Effectiveness of a behavioural intervention to prevent excessive weight gain during infancy The Baby Milk Trial: study protocol for a randomised controlled trialReport as inadecuate




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Trials

, 16:442

First Online: 06 October 2015Received: 21 May 2015Accepted: 03 September 2015DOI: 10.1186-s13063-015-0941-5

Cite this article as: Lakshman, R., Whittle, F., Hardeman, W. et al. Trials 2015 16: 442. doi:10.1186-s13063-015-0941-5

Abstract

BackgroundInfancy is a period of rapid growth and habit formation and hence could be a critical period for obesity prevention. Excess weight gain during infancy is associated with later obesity and formula-fed babies are more likely to gain excess weight compared to breastfed babies. The primary trial outcome is a change in the weight standard deviation score from birth to 1 year.

Methods-DesignWe will recruit 650 to 700 parents who introduce formula-milk feeds within 14 weeks of their baby-s birth to a single assessor blind, parallel group, individually randomised controlled trial. The focus of the intervention is the caregiver usually the mother, and the focus of the primary outcome is the infant. The intervention group will receive the behavioural intervention, which aims to reduce formula-milk intake, promote responsive feeding and healthy weaning, and prevent excessive weight gain during infancy. The intervention is based on Social Cognitive Theory and action planning ‘implementation intentions’. It consists of three components: 1 a motivational component to strengthen parents’ motivation to follow the Baby Milk feeding guidelines, 2 an action planning component to help translate motivation into action, and 3 a coping planning component to help parents deal with difficult situations. It will be delivered by trained facilitators research nurses over 6 months through three face-to-face contacts, two telephone contacts and written materials. The control group will have the same number of contacts with facilitators, and general issues about feeding will be discussed. Anthropometric outcomes will be measured by trained research staff, blind to group allocation, at baseline, 6 months and 12 months following standard operating procedures. Validated questionnaires will assess milk intake, temperament, appetite, sleep, maternal quality of life and maternal psychological factors. A 4-day food diary will be completed at 8 months.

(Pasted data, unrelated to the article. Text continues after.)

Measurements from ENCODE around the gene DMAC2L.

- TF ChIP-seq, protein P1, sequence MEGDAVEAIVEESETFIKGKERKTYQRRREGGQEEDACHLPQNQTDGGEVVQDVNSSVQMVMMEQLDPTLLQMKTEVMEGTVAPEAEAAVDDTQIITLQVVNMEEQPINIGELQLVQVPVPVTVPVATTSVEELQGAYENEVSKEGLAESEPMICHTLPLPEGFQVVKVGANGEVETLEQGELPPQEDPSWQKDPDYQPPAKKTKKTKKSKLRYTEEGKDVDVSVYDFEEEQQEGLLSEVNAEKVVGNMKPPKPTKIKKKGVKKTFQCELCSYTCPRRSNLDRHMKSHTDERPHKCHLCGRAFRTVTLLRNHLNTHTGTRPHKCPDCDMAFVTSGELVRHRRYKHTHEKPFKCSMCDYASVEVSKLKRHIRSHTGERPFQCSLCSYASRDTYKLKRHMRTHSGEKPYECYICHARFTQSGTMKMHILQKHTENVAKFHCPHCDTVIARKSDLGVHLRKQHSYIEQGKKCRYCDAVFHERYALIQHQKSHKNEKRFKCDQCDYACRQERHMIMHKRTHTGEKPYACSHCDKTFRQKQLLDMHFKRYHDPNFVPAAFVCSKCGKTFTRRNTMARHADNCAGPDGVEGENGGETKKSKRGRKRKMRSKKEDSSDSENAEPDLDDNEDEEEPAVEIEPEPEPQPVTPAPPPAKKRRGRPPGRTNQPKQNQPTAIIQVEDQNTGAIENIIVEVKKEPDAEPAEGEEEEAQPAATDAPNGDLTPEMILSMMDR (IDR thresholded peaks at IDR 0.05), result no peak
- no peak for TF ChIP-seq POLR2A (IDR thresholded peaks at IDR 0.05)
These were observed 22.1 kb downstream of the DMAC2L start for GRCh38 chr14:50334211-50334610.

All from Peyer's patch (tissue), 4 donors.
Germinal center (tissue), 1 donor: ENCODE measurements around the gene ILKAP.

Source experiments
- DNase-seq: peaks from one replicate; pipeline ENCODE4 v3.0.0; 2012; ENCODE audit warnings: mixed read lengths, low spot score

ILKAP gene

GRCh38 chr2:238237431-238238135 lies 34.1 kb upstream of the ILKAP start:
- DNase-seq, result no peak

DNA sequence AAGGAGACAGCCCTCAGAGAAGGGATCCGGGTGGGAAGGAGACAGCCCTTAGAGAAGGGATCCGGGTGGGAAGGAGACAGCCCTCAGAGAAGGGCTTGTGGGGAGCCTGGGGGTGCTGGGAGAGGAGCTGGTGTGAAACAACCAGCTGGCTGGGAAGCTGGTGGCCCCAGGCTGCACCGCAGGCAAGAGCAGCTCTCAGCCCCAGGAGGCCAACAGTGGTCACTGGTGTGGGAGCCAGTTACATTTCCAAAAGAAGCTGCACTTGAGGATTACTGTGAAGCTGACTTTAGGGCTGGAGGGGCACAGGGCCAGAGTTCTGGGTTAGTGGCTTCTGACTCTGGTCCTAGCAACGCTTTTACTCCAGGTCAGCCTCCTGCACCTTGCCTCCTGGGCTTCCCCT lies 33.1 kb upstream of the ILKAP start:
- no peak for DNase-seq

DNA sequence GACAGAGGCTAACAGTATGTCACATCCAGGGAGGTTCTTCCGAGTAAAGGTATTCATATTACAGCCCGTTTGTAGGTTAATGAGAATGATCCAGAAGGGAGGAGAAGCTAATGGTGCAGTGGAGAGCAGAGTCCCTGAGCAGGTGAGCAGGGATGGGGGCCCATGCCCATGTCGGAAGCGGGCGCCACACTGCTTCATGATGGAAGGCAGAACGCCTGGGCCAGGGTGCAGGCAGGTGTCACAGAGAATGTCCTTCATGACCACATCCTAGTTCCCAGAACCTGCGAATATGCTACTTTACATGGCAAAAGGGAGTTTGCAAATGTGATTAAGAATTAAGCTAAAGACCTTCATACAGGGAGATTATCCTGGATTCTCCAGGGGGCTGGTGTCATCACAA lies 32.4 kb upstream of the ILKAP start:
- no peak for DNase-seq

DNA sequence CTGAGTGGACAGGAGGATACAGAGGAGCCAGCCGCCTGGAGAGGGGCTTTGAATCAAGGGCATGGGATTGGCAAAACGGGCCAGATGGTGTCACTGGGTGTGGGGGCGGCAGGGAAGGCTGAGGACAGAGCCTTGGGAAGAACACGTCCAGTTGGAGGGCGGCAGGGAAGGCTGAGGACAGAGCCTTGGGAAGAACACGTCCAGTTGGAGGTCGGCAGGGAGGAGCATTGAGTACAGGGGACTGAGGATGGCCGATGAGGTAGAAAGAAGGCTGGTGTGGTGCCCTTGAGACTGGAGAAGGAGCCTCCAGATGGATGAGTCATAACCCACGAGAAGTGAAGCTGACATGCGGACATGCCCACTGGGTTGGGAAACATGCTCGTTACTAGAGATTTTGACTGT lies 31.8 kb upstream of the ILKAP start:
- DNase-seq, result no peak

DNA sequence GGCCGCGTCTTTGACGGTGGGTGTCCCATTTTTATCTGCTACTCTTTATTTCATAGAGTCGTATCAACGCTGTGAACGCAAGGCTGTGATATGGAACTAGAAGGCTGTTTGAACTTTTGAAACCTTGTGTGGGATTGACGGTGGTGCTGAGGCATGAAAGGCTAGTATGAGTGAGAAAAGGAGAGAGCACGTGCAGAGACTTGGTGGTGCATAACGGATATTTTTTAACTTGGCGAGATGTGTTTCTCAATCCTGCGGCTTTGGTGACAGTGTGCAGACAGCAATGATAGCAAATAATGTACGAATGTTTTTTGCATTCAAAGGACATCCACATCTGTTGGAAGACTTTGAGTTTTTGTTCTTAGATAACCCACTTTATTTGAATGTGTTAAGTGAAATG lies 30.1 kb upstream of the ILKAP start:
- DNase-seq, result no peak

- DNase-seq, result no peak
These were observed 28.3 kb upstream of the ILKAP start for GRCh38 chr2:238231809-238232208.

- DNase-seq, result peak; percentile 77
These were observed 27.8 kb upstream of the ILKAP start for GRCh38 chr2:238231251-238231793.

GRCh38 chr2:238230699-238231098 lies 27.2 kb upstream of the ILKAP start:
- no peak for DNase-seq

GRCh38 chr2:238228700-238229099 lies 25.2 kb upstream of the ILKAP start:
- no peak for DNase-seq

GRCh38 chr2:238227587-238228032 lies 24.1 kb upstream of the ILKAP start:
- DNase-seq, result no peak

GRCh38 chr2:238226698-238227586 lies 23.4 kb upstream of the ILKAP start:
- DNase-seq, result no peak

DiscussionThe results of the trial will help to inform infant feeding guidelines and to understand the links between infant feeding, behaviour, appetite and growth.

Trial registrationISRTCN20814693. Registration date 13 January 2011.

KeywordsInfancy Formula-milk Obesity Weight gain Prevention Behavioural change RCT AbbreviationsALSPACAvon Longitudinal Study of Parents and Children

BMIbody mass index

DHDepartment of Health

DINODiet In Nutrients Out

DNSIYCDiet and Nutrition Survey of Infants and Young Children

GCPgood clinical practice

GPgeneral practice

NCMPNational Childhood Measurement Programme

NHSNational Health Service

MRCMedical Research Council

MRC HNRMedical Research Council Human Nutrition Research Unit

SACNScientific Advisory Committee on Nutrition

SCTSocial Cognitive Theory

SDSstandard deviation score number of standard deviations above or below the 50 percentile

VASvisual analogue scale, measure of health status on a scale of 1–100

WHOWorld Health Organisation

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Author: Rajalakshmi Lakshman - Fiona Whittle - Wendy Hardeman - Marc Suhrcke - Ed Wilson - Simon Griffin - Ken K Ong

Source: https://link.springer.com/







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